On July 23rd, Centerpoint Energy closed the Midtown Greenway without providing any advance notice to the users of the trail. No signage was put in place in advance of the closure, and they did not notify the Midtown Greenway Coalition. They simply erected barricades and ripped up the trail.
The detour provisions provided were wholly inadequate. The detour was not signed well enough to follow, and apparently the intended route was not a good one anyways. The Greenway Coalition put out this very terse message on the day of the closure:
Greenway is closed at 15th. We were not notified, but working with Centerpoint to get access back. Detour is poor and not advised; recommend alternate routes.— Midtown Greenway (@midtowngreenway) July 23, 2019
Centerpoint originally promised to reopen the trail by July 27th. They did open it for the Greenway Glow festival that evening, but was closed again the following week. They then promised to reopen it by August 1st, then that slipped to August 2nd. The explanation offered for the closure was a “pipeline replacement project”:
We apologize for the inconvenience as we continue to work on our pipeline replacement project that includes crossing the Greenway. We anticipate that the affected Greenway area will be repaved and opened to pedestrian and bike traffic by noon tomorrow, August 2nd. Thank you.— CenterPoint Energy (@energyinsights) August 1, 2019
The trail was finally reopened on the afternoon of the 2nd, hours before the start of Powderhorn 24, an event that had been scheduled on that section of trail a long time in advance.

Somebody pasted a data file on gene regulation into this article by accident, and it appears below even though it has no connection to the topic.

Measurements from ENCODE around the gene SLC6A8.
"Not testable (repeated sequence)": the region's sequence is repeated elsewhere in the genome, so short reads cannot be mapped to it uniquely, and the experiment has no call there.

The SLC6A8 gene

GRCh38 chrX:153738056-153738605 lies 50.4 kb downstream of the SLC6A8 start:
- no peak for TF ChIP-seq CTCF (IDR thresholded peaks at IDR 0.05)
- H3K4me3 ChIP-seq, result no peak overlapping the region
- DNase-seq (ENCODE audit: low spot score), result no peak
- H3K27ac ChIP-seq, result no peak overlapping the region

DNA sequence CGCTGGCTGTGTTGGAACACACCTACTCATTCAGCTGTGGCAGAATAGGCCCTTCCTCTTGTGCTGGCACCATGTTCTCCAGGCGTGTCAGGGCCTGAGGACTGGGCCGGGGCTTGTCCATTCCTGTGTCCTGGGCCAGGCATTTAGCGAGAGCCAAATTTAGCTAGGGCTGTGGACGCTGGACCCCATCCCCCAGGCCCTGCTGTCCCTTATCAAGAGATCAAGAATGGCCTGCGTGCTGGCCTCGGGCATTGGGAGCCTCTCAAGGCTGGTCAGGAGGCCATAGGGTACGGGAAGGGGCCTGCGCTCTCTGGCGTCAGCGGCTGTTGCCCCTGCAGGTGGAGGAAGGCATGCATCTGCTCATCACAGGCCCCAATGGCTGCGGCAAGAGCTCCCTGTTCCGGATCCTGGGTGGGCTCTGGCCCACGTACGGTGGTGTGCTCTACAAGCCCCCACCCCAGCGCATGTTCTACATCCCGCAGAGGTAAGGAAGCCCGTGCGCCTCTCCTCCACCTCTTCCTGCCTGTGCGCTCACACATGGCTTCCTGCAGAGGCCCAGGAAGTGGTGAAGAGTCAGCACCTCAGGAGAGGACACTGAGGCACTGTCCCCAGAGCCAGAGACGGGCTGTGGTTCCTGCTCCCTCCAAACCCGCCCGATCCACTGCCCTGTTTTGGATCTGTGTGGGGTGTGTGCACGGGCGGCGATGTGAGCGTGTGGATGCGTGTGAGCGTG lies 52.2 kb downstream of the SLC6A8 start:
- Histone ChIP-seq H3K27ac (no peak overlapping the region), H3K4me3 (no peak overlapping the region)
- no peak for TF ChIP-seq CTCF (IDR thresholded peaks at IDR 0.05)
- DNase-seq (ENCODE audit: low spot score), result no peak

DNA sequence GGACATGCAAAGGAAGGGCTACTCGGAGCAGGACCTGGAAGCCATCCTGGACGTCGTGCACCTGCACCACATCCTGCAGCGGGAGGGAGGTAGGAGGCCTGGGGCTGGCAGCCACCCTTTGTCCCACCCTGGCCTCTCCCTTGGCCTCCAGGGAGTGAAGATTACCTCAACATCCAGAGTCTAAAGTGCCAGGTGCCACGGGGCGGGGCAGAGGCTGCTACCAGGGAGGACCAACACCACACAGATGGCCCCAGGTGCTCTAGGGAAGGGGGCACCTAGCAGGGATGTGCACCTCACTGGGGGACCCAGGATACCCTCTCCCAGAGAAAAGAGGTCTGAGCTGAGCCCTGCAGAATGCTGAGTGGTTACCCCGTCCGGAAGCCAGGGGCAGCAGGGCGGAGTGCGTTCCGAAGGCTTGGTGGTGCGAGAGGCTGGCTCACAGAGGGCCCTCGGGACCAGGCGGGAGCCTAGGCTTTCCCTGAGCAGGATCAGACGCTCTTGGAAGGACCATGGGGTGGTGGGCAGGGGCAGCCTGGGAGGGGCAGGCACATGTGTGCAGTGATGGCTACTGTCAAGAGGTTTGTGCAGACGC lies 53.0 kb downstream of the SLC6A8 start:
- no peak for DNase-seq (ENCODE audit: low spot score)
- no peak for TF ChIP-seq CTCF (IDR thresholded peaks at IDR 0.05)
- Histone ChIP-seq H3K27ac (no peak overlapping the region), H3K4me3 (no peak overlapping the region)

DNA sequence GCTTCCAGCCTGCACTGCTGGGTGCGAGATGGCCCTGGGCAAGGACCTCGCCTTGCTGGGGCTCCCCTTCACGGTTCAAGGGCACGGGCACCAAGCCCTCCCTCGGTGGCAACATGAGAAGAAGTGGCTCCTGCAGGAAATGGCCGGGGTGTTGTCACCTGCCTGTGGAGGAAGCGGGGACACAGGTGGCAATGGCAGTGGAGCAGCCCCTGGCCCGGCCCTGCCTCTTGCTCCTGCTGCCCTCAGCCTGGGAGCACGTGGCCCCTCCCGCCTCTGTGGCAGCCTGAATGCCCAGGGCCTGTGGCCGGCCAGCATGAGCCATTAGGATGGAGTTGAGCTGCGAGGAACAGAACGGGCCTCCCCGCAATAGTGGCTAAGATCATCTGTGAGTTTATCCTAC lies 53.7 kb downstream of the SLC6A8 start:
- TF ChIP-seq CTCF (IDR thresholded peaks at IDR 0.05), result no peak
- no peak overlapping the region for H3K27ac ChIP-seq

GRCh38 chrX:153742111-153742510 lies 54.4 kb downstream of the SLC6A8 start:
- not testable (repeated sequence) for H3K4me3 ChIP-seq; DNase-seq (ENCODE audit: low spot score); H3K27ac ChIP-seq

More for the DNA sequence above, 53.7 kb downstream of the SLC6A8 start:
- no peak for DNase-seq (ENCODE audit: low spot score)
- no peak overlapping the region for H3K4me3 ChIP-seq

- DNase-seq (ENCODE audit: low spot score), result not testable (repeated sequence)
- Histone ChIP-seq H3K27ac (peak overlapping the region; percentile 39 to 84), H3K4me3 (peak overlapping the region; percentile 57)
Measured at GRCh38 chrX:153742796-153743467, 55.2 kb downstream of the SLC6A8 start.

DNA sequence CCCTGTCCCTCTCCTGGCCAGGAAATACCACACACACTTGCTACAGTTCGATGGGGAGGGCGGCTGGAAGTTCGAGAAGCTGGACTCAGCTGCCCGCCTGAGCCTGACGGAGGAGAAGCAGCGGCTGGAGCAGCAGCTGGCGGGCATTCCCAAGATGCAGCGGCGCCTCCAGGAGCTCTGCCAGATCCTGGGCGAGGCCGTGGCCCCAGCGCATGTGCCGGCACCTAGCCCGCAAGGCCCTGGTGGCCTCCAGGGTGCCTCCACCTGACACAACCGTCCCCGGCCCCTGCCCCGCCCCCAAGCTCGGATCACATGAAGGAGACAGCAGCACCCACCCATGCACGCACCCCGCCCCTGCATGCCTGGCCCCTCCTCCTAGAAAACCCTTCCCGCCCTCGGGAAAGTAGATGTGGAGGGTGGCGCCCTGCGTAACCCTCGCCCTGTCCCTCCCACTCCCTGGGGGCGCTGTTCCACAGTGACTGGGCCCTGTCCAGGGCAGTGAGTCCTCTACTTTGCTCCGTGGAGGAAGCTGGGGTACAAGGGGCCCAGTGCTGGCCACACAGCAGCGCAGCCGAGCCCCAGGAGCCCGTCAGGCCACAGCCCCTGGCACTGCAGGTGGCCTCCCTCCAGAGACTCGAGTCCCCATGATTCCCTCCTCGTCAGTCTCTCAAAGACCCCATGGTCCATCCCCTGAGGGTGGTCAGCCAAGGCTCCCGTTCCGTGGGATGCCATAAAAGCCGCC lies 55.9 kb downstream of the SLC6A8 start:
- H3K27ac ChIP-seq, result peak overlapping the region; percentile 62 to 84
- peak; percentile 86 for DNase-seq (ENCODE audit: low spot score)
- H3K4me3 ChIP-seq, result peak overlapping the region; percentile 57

I have reached out to Centerpoint several times requesting an explanation for the closure:
Could you please provide an explanation as to why this project was conducted the way it was? Specifically:— Ian Young (@iangreenleaf) August 2, 2019
1. Why was no advance notice provided to @midtowngreenway?
2. Why was a detour not properly marked?
3. Why has the completion date been pushed back repeatedly?
I have tried several channels and have not received any response. At this point, it seems likely that I will not.
So why did this happen? Well, the most basic explanation is that Centerpoint bungled it, badly. It appears that they failed to do any advance planning, or to consider that a closure of a major bicycle and pedestrian route might affect people. But the City of Minneapolis also signed off on this project, and had city officials asked any questions about Centerpoint’s plans, they ought to have noticed very quickly that Centerpoint was not adequately prepared. Either the city failed to conduct any diligence before approving the closure, or they simply didn’t care.
Unless Centerpoint deigns to make a public statement, most of the questions surrounding this incident may go unanswered. Instead, perhaps we should ask the more important question: will anyone do better the next time?